Shannon McNally: |
No time for whining
An interview by Tom Knapp,
If Shannon McNally is writing a song, you can bet she's feeling pretty good about life.
"I have a new rule -- I try to write songs when I'm in a really good mood," said the Lancaster, Pa., native. "People don't want to hear sad songs all the time; they don't want to hear people whine all the time. So I try not to whine."
That's a sharp reversal, she admitted, from the tendency of many musicians -- including herself in bygone days -- to focus on the dark and somber side of life. "I tend to wax philosophical, so I try every now and then to catch myself and lighten up," she said.
McNally, who cut her teeth in Lancaster-area bands like Tuesday's Child (later reformed as pop/ska band Everyday at Six) and Ruby & the Halogens, has just started to bring her solo singer-songwriter skills to the Lancaster scene. Her original music is a fusion of blues, folk and jazz, she said, "with a heavy emphasis on lyrics."
She doesn't like mindless fluff, she noted. All her tunes have a tale to tell.
"I try to make my songs stories more than anything," McNally said. "I like them to have a beginning, a middle and an end, and they have to say something. I don't like songs that don't have a point."
However, she doesn't need epic sagas or grandiose themes in her stories, either. "I just write about my everyday experiences," she explained. "Things that change in my life or" -- she laughs -- "love and romance. ... I try not to write about anything I don't know firsthand."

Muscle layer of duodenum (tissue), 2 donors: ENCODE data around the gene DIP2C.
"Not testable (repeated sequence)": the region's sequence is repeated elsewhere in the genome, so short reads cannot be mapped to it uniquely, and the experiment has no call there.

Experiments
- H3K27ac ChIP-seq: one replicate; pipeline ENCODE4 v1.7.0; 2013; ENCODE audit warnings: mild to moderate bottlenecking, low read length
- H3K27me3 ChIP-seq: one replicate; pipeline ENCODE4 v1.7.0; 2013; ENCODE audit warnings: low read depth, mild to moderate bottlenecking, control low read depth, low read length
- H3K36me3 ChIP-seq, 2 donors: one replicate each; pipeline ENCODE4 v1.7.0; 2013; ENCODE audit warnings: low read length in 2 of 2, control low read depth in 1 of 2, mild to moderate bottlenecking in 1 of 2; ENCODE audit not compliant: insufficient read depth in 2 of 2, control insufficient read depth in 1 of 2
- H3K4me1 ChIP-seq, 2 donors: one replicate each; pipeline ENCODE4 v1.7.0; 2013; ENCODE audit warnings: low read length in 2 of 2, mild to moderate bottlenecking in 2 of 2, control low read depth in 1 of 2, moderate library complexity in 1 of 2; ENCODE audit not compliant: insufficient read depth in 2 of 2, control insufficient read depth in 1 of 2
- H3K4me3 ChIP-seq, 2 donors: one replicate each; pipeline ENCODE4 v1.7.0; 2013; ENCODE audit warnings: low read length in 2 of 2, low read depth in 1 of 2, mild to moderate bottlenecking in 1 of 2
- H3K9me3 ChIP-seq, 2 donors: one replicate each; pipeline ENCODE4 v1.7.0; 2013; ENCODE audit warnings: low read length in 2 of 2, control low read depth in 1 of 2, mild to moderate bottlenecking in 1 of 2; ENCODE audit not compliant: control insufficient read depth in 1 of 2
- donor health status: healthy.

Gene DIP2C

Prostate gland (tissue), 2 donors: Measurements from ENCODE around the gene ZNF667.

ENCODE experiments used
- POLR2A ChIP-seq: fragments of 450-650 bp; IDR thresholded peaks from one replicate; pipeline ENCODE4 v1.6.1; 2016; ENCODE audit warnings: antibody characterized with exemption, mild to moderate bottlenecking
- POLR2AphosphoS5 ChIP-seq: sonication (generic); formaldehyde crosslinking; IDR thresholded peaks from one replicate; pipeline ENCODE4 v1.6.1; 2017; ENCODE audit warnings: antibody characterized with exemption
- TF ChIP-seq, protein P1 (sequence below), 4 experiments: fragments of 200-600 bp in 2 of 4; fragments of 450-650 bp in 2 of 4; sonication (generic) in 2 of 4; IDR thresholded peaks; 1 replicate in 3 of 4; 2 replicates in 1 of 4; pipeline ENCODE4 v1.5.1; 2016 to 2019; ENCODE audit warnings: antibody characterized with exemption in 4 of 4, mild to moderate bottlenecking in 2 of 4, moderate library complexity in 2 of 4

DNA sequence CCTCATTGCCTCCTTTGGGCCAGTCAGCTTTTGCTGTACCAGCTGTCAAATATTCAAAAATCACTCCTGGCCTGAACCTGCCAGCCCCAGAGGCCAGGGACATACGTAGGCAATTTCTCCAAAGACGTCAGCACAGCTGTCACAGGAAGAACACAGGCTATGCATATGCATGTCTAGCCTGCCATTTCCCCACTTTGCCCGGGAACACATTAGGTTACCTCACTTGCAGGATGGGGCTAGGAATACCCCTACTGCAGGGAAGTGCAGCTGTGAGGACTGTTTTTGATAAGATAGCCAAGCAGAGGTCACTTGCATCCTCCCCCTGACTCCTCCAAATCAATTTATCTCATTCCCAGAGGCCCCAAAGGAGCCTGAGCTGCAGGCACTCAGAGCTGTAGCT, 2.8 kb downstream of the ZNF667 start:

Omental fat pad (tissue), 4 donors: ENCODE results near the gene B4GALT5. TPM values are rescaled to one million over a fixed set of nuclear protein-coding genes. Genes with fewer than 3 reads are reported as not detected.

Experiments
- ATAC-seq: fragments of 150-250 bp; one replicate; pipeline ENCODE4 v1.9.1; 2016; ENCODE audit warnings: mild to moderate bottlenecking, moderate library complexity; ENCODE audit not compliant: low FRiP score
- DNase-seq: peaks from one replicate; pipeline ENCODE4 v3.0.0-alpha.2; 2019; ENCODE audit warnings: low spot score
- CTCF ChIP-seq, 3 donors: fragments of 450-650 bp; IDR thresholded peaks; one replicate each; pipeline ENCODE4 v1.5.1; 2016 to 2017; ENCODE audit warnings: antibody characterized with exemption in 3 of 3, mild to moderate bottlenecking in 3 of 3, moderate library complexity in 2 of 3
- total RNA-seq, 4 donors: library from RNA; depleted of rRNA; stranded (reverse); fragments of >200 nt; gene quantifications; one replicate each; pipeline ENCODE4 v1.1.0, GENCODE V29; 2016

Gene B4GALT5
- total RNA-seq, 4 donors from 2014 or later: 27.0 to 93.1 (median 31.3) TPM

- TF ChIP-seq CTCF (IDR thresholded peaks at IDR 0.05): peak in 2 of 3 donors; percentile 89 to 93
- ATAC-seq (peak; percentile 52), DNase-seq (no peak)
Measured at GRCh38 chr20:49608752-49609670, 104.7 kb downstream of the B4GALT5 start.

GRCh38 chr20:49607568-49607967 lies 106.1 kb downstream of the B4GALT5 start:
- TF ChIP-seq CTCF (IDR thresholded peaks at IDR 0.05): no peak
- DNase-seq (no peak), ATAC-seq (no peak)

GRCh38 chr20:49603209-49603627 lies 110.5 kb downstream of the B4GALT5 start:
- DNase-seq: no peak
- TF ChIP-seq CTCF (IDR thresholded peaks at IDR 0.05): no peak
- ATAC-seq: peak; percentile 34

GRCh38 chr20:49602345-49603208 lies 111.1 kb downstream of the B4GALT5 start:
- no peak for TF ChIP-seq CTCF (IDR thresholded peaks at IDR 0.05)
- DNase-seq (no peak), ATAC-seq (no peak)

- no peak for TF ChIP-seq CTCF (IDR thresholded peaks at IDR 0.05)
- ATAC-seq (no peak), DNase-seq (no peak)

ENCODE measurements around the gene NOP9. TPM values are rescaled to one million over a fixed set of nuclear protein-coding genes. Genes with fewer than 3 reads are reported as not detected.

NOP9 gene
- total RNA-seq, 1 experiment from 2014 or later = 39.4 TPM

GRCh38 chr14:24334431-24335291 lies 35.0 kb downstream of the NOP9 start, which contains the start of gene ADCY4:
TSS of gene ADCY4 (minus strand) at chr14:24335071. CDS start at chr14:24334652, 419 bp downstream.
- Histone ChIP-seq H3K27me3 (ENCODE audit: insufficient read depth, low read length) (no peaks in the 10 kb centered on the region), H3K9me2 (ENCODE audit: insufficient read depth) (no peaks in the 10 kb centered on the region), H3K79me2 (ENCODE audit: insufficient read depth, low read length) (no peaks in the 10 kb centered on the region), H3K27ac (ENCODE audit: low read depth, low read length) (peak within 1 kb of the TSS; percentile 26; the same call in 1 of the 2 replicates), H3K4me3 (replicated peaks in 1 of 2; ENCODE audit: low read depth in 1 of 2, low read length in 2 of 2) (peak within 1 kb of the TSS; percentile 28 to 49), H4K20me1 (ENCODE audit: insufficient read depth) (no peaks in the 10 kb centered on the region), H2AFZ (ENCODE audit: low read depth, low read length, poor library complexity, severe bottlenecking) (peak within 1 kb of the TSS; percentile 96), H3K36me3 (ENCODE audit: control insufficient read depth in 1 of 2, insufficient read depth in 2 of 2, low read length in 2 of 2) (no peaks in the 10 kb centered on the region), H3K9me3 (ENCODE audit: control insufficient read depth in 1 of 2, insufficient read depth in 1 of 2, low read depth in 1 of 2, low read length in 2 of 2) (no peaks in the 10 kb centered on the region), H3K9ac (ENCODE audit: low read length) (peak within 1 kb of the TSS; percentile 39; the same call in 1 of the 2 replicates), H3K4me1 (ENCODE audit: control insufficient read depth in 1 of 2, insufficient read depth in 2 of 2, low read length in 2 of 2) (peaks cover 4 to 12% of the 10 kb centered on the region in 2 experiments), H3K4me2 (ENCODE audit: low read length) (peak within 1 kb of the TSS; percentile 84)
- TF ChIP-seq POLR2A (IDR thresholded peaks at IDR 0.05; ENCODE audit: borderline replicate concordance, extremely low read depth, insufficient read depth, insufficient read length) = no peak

McNally draws inspiration from the songwriting styles of Rikki Lee Jones, Tom Waits, Alison Krauss, Emmylou Harris and Jesse Winchester. Her vocal quality, she said, bears comparison to Jones, Bonnie Raitt, Janis Joplin and Joan Osborne.
"I think I've just finally found my sound," she said. "I've been fishing for it."
Her newly released, five-track cassette Dragon Fly has backing sounds from Nightcrawlers' guitarist Nelson Lawrence and Burning Bus bandmates Neal Kreider on bass and Pete Barnhart on percussion. One song also features five-foot-long Ecuadorean pan pipes played by Luis and Bolivar Lopez. McNally recruited the two for a recording session after hearing their band, Andes Manta, play at Longwood Gardens.
But on stage, 22-year-old McNally relies only on her voice and acoustic guitar. A closet violinist, she plans to add fiddle to her stage repertoire soon -- once she works up the nerve to wield her bow in public.
"I would like to play in a band at some point," she said, "but that's just not happening these days, so I'm just going to keep going solo."
[ by Tom Knapp ]